Hey, do you know that professional football game that they play at the end of each season? The one with all the expensive commercials and the all-day pre-game show? The one that sounds like something Clark Kent might use to eat two gallons of Rocky Road ice cream? Yeah, that one.
You may already know that the NFL is like Terry Tate, office linebacker, fresh out of law school, going after people and businesses who use its trademarked name for this game. I learned this more than a decade ago when I was writing an advertising and promotional campaign for a brand of microwave popcorn that was being launched in the U.K. Part of the promotional campaign was that by trying the new snack you’d get a chance to win an expense-paid trip to the U.S. for the … well, the Big Game. We had planned to use the real name of the event, but we were threatened with an “illegal procedure” call so we used the BG alternate wording.
Many other businesses have done the same as they annually promote their snacks, HDTVs, adult beverages and recliners leading up to the “Big Game”. Now the NFL is trying to call “Encroachment” on these sideline retailers by seeking to trademark the Big Game audible as well (HT: The Trademark Blog and Likelihood of Confusion).
It’s kind of reminiscent of those NFL commercials from a year or so ago where players such as Jerome Bettis and Daunte Culpepper would suddenly appear, uniformed, in business meetings or warehouses to penalize people who misused football cliches. If this registration goes through you’ll have uniformed NFL lawyers laying crackback blocks on any sports bar putting “Watch the Big Game here!” on their marquees.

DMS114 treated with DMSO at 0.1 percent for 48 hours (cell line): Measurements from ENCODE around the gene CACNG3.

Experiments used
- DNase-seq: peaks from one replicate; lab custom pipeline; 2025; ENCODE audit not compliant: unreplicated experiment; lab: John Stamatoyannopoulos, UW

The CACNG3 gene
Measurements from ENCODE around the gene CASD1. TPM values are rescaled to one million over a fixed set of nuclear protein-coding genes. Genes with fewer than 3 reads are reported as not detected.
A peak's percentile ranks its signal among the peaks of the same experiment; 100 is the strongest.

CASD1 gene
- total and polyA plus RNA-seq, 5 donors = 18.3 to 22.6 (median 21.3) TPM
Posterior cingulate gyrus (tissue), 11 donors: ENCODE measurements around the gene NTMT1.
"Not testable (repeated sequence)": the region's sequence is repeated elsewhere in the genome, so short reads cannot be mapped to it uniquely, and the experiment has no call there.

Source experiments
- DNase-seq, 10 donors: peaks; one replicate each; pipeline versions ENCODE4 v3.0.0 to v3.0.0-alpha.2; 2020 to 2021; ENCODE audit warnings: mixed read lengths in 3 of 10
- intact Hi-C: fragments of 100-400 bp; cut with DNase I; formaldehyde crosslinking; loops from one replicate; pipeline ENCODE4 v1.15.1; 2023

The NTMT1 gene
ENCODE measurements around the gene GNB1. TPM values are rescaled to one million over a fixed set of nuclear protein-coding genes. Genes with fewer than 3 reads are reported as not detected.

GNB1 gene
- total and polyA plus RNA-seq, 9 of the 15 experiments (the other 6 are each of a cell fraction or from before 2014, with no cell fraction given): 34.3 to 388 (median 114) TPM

I really can’t see how the NFL is harmed by these enthusiastic but unauthorized efforts; referring to the Big Game doesn’t give anyone the impression that the sale, happy hour or sofa are sanctioned or licensed by the NFL or detract from the allure of the game. If anything it probably just adds to the hoopla that has practically turned that Sunday into a national holiday. (It does kind of make me wonder if the real Santa Claus gets a taste from all those copy-cats in the malls and taped to walls). Certainly this move by the NFL could make things a lot worse.
After all, “The Big Game” has a positive connotation. If forced to be more creative retailers and bars might have to resort to saying “Watch the Great Commercials here!” or “Be sure to stock up on drugs before the Steroid Bowl!” or “Your Lame Game Headquarters!”